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Full success for FRIAS and BIOSS teams at the Third Cell Tracking Challenge 2015 in Brooklyn

Tiago Esteves (University of Porto, Institute of Engineering), former FRIAS Guest Scientist, together with his team members Dr. Maja Temerinac-Ott, current scientific staff member at FRIAS and Pedro Quelhas (Metaio GmbH, Germany) were among the four winning teams of the Third Cell Tracking Challenge Bitplane attendance awards, held under the auspices of the 12th IEEE International Symposium on Biomedical Imaging (ISBI 2015) in Brooklyn.

The Cell Tracking Challenge is a programming competition, requiring participants to track moving cells in time-lapse video sequences. It was organised in the framework of the ISBI 2015 from April 16 – 19, 2015 in Brooklyn, USA. The conference consists of a range of lectures, tutorials, workshops and several challenges in different fields of bioimaging.
Tiago Esteves, Maja Temerinac-Ott and Pedro Quelhas have been working on the project since October 2014, when the challenge outline was handed out to the participants. All participants then had to send their test data back before the start of the symposium in April 2015. After receiving the award, Tiago Esteves presented the results of the team at the symposium in Brooklyn.
Another team from Freiburg, consisting of Olaf Ronneberger, Robert Bensch, Philipp Fischer and Thomas Brox from the Computer Science Department and BIOSS Centre for Biological Signaling Studies at the University of Freiburg, was also among the winners.

Maja Temerinac-Ott is a postdoc in computational biology with FRIAS External Senior Fellow Prof. Robert Murphy, focusing on “active learning-driven perturbagen analysis”. Robert Murphy’s laboratory combines research in cell with computational biology, specifically by linking fluorescence-based cell measurement methods with quantitative and computational methods. Tiago Esteves has been working together with Robert Murphy and Maja Temerinac-Ott as a guest researcher at FRIAS from October 2014 until January 2015.

The Third Cell Tracking Challenge 2015 built on the experiences, methods and results of the previous two rounds in 2013 and 2014 by using the existing dataset repository. These datasets included sequences of 2D and 3D fluorescently counterstained nuclei or whole cells, moving on top or immersed in a substrate, along with 2D Phase Contrast and Differential Interference Contrast (DIC) microscopy videos and realistic simulations of moving nuclei. The videos cover a wide range of cell types and quality. What made the third round especially demanding was the inclusion of new light-sheet microscopy 3D embryonic developmental data, which is probably the most challenging cell-tracking problem existing today.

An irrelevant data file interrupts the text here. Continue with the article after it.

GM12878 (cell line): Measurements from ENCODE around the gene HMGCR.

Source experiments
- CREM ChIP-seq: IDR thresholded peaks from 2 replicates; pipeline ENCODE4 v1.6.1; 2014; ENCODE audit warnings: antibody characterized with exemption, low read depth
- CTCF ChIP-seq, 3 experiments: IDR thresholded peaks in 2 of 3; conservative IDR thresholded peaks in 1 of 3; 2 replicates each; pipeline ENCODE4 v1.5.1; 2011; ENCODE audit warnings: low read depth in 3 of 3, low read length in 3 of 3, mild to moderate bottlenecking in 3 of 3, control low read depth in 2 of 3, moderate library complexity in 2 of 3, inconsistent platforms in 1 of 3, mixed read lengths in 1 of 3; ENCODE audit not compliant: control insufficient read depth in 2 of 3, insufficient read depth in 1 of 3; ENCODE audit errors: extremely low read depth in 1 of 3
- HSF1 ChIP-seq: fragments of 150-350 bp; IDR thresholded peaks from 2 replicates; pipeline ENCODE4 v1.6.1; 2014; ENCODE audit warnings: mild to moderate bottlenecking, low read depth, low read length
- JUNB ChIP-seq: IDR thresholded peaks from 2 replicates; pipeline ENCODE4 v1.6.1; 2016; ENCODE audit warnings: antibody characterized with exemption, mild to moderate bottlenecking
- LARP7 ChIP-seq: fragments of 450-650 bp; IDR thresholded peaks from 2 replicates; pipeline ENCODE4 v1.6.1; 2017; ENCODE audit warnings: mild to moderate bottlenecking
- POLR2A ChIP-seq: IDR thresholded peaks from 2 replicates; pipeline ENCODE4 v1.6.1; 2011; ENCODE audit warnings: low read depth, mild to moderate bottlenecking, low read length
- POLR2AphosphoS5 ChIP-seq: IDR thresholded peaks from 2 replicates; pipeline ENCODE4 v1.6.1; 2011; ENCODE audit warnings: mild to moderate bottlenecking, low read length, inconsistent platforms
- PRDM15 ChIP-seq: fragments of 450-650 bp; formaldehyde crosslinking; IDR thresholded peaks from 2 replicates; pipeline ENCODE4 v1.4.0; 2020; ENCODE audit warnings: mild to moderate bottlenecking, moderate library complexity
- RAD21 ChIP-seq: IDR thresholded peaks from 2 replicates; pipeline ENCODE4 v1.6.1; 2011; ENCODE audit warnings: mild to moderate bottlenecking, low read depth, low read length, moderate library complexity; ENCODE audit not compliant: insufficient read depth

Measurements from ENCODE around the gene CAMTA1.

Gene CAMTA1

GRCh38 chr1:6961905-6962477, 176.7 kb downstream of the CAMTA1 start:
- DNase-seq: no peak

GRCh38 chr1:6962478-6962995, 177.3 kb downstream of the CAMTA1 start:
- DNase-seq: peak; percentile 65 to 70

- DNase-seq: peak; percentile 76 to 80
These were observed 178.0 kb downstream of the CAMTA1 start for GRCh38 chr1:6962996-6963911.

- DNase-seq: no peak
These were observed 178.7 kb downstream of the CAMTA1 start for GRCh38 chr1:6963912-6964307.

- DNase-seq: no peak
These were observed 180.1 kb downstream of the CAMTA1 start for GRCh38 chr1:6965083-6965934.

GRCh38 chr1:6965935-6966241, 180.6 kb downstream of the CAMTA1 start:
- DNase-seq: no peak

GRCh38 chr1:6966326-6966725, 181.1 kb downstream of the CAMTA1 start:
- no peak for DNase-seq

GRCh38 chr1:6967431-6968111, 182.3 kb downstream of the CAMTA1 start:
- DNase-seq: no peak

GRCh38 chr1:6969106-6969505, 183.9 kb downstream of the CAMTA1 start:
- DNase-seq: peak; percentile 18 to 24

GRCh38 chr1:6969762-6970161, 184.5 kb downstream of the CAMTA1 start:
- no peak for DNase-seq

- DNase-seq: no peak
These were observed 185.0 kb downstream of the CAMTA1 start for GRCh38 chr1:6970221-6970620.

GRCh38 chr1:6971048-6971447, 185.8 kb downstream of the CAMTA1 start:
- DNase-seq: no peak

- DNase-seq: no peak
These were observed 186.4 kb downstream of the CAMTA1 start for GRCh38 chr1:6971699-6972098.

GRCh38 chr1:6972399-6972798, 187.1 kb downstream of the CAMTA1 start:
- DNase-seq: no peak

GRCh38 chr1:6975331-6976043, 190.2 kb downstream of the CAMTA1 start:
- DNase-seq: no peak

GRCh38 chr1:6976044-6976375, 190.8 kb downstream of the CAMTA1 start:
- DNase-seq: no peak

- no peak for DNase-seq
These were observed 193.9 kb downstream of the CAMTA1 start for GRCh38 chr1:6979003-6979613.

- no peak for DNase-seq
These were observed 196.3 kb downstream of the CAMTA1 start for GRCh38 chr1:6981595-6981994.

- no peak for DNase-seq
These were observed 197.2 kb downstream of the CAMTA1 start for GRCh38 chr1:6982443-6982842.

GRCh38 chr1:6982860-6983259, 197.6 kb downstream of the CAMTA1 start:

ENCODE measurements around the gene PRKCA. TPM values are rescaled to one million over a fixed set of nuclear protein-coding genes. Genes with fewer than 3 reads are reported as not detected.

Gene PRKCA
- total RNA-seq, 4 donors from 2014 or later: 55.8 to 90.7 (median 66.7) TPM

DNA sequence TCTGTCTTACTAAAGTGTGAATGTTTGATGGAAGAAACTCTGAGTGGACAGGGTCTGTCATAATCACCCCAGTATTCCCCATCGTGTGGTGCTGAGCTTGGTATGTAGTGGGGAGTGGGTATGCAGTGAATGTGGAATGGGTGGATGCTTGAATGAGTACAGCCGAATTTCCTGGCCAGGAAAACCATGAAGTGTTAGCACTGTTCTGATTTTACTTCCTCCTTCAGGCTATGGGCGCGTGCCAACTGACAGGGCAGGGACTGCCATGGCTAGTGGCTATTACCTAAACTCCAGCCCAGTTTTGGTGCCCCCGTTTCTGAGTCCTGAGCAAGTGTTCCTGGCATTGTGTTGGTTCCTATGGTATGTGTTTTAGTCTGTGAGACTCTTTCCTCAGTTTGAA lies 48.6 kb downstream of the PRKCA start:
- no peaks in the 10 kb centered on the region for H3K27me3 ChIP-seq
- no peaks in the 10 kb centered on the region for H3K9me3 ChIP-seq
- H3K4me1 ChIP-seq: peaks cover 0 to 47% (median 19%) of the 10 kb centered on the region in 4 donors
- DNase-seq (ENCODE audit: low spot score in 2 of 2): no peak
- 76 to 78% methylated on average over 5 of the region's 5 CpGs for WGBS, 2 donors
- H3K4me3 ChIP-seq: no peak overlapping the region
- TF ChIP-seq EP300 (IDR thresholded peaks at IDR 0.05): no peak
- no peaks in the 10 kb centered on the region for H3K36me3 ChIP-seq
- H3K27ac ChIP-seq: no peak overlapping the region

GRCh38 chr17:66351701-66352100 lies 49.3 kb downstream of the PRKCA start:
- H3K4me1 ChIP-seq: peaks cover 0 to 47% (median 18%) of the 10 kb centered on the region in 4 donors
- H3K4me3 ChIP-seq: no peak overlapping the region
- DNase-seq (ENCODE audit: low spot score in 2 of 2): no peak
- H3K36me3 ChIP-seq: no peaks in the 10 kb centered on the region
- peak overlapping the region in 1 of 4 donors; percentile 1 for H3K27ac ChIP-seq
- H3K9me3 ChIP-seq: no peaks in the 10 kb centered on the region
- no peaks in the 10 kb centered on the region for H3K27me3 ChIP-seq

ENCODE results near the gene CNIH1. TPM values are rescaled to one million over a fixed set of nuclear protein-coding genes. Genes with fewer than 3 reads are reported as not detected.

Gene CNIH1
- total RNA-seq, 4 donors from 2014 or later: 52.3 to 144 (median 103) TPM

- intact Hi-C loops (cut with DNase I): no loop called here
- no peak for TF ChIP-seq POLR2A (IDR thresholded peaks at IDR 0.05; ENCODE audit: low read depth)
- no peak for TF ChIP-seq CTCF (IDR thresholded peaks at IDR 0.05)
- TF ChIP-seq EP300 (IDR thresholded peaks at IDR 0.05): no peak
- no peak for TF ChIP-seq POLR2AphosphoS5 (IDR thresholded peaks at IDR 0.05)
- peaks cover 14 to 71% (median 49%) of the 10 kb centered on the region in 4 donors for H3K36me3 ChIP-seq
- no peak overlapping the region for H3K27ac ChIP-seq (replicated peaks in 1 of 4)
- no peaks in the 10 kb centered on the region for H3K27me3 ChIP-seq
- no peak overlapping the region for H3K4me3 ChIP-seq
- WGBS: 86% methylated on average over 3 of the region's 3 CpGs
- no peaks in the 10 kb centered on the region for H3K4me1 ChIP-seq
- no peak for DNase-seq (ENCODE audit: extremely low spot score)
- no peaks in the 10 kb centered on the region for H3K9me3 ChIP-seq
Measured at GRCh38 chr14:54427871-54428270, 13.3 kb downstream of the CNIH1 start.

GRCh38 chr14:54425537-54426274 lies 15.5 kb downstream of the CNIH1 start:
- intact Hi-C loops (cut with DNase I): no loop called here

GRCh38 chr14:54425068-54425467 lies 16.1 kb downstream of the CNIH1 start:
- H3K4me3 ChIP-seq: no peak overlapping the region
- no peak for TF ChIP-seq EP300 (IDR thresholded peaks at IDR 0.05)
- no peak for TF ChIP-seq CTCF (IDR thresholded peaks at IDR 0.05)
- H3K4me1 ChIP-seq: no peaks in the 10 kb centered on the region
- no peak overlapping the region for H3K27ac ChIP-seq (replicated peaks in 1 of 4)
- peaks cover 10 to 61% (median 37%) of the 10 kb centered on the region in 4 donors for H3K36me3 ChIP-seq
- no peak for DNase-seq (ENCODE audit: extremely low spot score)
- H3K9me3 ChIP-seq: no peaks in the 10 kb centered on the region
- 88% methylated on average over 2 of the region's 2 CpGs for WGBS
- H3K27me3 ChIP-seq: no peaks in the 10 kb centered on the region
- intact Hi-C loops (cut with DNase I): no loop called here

Just like in a game of blind man’s bluff, the participants had to find ways to track the movement of cells with different properties. The team of Tiago Esteves and Maja Temerinac-Ott received the Third Cell Tracking Challenge Bitplane attendance awards for their cell-tracking method, which is based on the Laplacian of Gaussians (LoG) local detection and detection-association tracking. This method allows for the detection of regions in a digital image with different characteristics, such as brightness or color. To locate the cells, they used LoG filtering to enhance the image’s blob like structure, which in turn corresponds to cell locations. In order to analyse the mobility of the cells, they applied a detection-association tracking approach, where cells are first detected in each frame and cell-to-cell associations are performed for consecutive frames, based on a Euclidian distance nearest neighbour search. To estimate the cell’s shape they resorted to automatic image threshold or the Sliding Band Filter (SBF), which is a convergence filter and thus able to detect the convex shape of cells.
It is important to understand the movement of cells as they interact with their surrounding environment, in order to understand the mechanobiology of cell migration and its multiple implications in both tissue development and many diseases. Thus, tracking moving cells in time-laps video sequences is required for various applications both for scientific and industrial purposes.